Ok…so I have a feeling some “traditionalists” are going to have an issue with this. CHANGE IS BAAD.
But honestly, after hearing from Rep. Bonnie Watson Coleman, I don’t have a problem with this at all. I think (I hope) that Congresspeople will go about this with respect and their best judgment. (That’s… a high hope for Congress.)
So anyway, the U.S. House has changed a 181-year-old dress code rule against hats.
According to Daily Wire:
Back in 1837, the U.S. House of Representatives banned the wearing of hats in the chamber in a move to differentiate itself from the British Parliament.
But in 2018, the elected lawmakers have voted to rescind the rule. Ilhan Omar, a newly elected Democratic congresswoman from Minnesota, will be the first to wear a hijab in the chamber.
“There are those kinds of policies that oftentimes get created because people who have blind spots are in positions of influence and positions of power,” Omar told the New York Post on Thursday. “I think it will be really exciting to see the stuff that we notice within the rules that don’t work for a modern-day America.”
Under the revised rules, lawmakers will be allowed to wear religious headwear and coverings for medical reasons.
I’m not a fan of Ilhan Omar’s, but I am a staunch supporter of religious freedom. I’m not the kind of hypocrite who supports the rights of Christians not to have their religion infringed upon, and will not do the same for others. It’s Omar’s constitutionally-protected RIGHT to wear her hijab. She was elected by her constituents to represent them. She should not have to choose between upholding her religious dress code and that of her congressional position. The END.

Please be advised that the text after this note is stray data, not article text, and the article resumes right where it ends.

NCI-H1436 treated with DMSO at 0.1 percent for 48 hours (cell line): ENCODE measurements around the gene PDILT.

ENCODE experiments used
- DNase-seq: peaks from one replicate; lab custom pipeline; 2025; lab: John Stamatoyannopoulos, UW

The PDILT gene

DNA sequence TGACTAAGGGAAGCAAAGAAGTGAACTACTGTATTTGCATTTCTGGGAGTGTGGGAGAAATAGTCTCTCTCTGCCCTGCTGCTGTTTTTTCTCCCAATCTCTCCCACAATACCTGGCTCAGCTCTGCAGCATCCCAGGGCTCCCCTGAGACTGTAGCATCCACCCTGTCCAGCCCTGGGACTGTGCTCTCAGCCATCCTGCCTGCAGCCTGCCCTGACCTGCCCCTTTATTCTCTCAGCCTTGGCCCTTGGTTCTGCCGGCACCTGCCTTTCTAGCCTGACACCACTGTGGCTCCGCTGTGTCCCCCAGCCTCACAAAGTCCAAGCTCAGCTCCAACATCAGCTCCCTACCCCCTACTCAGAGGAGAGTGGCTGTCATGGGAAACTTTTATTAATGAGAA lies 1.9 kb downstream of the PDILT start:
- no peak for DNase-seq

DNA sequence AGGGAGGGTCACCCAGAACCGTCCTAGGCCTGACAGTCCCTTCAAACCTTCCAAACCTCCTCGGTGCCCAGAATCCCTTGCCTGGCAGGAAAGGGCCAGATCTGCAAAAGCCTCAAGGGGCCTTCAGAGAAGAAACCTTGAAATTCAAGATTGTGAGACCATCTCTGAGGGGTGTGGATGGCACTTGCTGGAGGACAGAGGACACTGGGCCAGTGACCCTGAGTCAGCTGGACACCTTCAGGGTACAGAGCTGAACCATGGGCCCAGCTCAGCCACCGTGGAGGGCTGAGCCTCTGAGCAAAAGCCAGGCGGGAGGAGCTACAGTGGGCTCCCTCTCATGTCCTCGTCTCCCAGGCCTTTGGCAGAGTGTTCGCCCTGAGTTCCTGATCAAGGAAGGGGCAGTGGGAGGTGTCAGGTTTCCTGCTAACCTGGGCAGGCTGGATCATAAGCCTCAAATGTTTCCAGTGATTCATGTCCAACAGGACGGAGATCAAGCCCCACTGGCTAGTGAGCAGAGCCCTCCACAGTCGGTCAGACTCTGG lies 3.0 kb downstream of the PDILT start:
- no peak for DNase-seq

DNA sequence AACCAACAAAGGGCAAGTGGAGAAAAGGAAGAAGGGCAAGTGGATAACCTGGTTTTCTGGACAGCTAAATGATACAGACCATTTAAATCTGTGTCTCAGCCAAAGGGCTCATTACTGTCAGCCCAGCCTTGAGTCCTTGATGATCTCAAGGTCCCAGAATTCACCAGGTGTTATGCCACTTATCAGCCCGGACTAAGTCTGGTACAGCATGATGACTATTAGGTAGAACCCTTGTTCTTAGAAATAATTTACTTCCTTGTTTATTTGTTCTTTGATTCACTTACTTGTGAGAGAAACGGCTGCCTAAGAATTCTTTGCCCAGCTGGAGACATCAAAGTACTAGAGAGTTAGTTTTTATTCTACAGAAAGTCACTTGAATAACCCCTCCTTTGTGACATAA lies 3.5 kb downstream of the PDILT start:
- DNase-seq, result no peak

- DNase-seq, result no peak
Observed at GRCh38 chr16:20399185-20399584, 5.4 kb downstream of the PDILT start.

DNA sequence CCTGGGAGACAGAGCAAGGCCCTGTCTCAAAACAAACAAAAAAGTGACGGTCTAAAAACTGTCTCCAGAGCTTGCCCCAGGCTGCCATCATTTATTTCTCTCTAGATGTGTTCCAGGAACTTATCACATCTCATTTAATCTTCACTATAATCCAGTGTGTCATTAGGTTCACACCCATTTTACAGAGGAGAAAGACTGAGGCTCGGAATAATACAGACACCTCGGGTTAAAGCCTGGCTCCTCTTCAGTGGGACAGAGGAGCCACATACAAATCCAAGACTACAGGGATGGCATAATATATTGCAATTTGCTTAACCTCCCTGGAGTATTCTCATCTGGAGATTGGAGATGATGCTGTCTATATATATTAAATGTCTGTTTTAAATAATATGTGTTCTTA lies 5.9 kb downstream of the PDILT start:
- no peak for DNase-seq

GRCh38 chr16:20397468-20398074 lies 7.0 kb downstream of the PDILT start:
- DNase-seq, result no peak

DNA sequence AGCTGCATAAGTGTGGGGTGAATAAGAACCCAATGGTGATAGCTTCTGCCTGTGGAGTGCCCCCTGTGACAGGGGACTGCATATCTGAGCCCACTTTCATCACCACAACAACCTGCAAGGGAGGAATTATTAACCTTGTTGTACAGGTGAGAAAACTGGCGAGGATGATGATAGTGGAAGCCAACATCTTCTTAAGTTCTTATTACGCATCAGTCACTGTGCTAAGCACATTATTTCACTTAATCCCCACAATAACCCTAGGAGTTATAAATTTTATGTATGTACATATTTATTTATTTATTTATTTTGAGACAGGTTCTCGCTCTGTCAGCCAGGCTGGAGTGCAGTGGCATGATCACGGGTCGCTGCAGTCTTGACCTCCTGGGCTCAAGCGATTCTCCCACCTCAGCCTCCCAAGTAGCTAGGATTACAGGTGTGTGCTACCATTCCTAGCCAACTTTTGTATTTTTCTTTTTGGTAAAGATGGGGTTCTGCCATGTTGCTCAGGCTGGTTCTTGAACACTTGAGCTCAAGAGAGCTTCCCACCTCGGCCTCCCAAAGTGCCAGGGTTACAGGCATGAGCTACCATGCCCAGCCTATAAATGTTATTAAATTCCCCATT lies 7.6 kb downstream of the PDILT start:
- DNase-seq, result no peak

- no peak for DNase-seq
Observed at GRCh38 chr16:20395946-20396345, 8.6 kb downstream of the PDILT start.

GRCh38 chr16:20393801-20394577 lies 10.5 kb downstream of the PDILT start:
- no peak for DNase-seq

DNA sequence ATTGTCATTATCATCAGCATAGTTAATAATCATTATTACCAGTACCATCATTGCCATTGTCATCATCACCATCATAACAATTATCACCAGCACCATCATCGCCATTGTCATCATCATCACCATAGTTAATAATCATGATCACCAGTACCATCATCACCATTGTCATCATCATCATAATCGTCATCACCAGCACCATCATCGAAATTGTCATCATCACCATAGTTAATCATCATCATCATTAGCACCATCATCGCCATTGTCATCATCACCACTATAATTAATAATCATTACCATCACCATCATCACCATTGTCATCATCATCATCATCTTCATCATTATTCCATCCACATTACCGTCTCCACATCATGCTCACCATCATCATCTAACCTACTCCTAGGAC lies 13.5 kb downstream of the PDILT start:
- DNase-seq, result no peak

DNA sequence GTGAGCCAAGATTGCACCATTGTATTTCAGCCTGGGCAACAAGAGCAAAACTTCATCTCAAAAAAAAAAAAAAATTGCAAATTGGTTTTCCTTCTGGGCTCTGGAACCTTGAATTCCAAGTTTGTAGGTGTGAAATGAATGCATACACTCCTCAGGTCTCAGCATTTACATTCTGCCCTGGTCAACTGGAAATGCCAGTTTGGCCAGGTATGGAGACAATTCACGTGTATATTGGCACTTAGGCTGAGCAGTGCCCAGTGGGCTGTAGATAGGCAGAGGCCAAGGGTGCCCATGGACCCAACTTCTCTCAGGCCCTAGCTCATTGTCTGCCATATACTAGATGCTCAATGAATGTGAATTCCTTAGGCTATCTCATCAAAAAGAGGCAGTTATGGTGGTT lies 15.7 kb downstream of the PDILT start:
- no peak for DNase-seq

And that’s not all. The new rule allows for head covering for religious AND medical reasons. Rep. Bonnie Watson Coleman made a compelling point.
The New Jersey Democrat had a tumor successfully removed and has undergone chemotherapy since September to ensure she’s cancer free.
The treatment caused her hair to fall out. She wears a hat outside, but when she votes on the House floor she takes it off.
“I just have a bald head and I’m somewhat getting used to it hoping that it’s a very temporary thing,” Watson Coleman told The Post. “I don’t think I would start wearing a (hat) now, but I recognize that if someone else has the same issue and wants to, they should be able to.”
So sure… I’m as traditional as the next guy. But I ABSOLUTELY think the “no-hat” rule can be bent for religious and medical reasons.
I’m SURE some of you will disagree with me on this one.